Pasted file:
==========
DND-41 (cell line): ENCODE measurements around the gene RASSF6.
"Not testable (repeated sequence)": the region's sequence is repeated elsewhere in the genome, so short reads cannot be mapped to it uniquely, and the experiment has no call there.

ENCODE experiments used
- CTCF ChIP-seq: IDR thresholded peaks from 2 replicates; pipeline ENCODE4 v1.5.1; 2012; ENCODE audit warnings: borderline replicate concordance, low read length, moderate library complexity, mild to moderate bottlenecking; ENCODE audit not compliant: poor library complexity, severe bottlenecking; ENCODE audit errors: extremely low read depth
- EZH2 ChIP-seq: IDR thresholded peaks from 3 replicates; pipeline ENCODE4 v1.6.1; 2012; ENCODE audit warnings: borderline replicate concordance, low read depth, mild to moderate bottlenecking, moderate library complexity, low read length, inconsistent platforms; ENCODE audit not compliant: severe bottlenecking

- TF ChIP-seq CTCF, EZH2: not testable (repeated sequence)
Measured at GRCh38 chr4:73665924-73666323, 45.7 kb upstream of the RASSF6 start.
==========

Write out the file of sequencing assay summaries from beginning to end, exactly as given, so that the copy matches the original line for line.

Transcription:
DND-41 (cell line): ENCODE measurements around the gene RASSF6.
"Not testable (repeated sequence)": the region's sequence is repeated elsewhere in the genome, so short reads cannot be mapped to it uniquely, and the experiment has no call there.

ENCODE experiments used
- CTCF ChIP-seq: IDR thresholded peaks from 2 replicates; pipeline ENCODE4 v1.5.1; 2012; ENCODE audit warnings: borderline replicate concordance, low read length, moderate library complexity, mild to moderate bottlenecking; ENCODE audit not compliant: poor library complexity, severe bottlenecking; ENCODE audit errors: extremely low read depth
- EZH2 ChIP-seq: IDR thresholded peaks from 3 replicates; pipeline ENCODE4 v1.6.1; 2012; ENCODE audit warnings: borderline replicate concordance, low read depth, mild to moderate bottlenecking, moderate library complexity, low read length, inconsistent platforms; ENCODE audit not compliant: severe bottlenecking

- TF ChIP-seq CTCF, EZH2: not testable (repeated sequence)
Measured at GRCh38 chr4:73665924-73666323, 45.7 kb upstream of the RASSF6 start.